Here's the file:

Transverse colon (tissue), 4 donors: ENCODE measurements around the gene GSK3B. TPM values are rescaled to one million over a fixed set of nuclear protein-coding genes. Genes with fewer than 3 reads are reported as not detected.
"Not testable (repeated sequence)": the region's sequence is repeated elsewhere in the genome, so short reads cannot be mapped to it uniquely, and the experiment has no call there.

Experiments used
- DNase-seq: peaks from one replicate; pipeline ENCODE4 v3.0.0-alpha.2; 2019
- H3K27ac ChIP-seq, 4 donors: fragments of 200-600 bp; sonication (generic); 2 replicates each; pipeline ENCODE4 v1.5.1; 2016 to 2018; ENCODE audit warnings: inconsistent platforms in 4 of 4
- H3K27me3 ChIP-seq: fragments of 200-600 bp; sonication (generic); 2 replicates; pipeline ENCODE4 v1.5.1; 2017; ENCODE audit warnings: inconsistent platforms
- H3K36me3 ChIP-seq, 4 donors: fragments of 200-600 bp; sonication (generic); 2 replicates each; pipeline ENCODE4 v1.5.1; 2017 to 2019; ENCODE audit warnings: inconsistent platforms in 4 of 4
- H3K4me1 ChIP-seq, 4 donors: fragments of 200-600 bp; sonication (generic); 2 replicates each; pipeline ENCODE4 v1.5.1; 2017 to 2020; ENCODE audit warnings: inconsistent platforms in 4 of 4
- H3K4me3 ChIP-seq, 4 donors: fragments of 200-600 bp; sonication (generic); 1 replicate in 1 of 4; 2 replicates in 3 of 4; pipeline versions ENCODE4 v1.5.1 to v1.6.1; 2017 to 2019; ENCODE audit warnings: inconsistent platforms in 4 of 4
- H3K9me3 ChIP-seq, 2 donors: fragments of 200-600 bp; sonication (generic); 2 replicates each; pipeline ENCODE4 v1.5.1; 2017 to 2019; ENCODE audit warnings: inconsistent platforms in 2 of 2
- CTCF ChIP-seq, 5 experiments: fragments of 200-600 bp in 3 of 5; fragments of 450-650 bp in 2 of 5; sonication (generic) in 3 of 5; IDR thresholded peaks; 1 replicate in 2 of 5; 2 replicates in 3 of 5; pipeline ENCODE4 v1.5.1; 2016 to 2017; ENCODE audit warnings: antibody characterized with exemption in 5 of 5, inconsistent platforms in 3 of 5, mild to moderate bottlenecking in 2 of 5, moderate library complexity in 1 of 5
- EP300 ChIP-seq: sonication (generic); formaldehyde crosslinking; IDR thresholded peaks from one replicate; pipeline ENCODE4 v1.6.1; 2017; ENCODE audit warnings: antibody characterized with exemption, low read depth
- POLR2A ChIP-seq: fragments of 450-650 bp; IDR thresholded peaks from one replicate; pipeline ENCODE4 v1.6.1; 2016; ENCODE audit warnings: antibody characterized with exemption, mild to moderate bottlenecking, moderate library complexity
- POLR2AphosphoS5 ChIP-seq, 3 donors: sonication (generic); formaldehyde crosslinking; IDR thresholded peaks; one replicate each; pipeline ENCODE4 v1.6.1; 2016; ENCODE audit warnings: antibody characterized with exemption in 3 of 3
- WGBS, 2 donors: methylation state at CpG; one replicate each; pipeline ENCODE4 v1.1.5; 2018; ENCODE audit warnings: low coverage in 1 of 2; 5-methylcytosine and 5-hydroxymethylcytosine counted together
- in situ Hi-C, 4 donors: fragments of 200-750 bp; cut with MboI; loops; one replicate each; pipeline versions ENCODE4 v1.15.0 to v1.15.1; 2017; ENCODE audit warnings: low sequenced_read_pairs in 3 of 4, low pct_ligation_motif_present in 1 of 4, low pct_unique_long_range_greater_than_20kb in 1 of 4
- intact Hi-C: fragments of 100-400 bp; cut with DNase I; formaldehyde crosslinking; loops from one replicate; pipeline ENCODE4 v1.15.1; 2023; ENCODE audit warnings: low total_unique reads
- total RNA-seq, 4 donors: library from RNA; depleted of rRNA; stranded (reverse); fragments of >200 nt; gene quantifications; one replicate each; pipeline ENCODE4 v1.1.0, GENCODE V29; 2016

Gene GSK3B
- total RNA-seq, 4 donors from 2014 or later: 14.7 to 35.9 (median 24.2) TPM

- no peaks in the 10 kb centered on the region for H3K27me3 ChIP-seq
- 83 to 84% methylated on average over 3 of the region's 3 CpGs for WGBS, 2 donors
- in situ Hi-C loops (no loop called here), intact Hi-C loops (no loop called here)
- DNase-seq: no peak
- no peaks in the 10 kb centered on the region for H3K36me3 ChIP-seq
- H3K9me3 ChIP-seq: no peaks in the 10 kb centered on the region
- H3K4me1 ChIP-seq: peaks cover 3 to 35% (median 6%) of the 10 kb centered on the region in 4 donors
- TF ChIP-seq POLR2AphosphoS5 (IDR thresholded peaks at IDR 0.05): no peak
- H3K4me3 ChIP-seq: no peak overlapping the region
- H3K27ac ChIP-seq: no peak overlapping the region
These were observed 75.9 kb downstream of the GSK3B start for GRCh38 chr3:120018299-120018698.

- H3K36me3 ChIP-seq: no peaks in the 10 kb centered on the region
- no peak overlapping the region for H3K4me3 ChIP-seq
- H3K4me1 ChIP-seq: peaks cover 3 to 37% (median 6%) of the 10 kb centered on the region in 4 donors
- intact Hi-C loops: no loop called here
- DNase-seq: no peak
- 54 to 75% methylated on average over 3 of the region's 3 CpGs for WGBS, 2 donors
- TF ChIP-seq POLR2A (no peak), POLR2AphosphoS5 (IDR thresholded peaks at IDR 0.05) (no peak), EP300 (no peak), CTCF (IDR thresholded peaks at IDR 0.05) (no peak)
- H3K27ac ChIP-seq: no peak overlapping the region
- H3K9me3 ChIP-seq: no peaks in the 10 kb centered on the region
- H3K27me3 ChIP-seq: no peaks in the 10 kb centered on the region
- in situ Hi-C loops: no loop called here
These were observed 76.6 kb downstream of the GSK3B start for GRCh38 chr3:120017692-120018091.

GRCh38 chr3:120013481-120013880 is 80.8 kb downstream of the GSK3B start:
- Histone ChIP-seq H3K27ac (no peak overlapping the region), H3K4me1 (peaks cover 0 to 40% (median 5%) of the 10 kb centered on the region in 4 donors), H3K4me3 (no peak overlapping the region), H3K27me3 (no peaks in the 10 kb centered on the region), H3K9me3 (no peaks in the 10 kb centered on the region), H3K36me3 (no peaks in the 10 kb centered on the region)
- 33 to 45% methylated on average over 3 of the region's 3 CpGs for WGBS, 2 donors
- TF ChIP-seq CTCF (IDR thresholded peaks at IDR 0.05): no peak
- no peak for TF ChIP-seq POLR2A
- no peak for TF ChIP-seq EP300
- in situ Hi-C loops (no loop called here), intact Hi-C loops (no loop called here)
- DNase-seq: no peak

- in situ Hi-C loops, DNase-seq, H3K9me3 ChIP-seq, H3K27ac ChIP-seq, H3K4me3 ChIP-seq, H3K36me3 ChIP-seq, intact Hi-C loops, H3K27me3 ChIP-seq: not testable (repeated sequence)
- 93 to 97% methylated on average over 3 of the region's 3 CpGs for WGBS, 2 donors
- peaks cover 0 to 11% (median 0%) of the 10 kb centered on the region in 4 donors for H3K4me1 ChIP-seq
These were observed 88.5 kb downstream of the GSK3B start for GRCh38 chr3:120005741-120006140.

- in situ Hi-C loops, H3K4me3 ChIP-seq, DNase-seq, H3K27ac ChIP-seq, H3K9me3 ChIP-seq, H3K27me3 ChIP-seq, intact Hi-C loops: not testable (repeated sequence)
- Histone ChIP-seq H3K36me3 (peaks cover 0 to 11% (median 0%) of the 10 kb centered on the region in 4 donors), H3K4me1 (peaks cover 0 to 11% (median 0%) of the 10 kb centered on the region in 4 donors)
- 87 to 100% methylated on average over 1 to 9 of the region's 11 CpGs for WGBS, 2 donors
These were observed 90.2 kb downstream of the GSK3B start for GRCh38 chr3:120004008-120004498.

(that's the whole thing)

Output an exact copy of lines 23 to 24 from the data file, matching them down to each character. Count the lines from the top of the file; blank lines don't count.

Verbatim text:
- in situ Hi-C loops (no loop called here), intact Hi-C loops (no loop called here)
- DNase-seq: no peak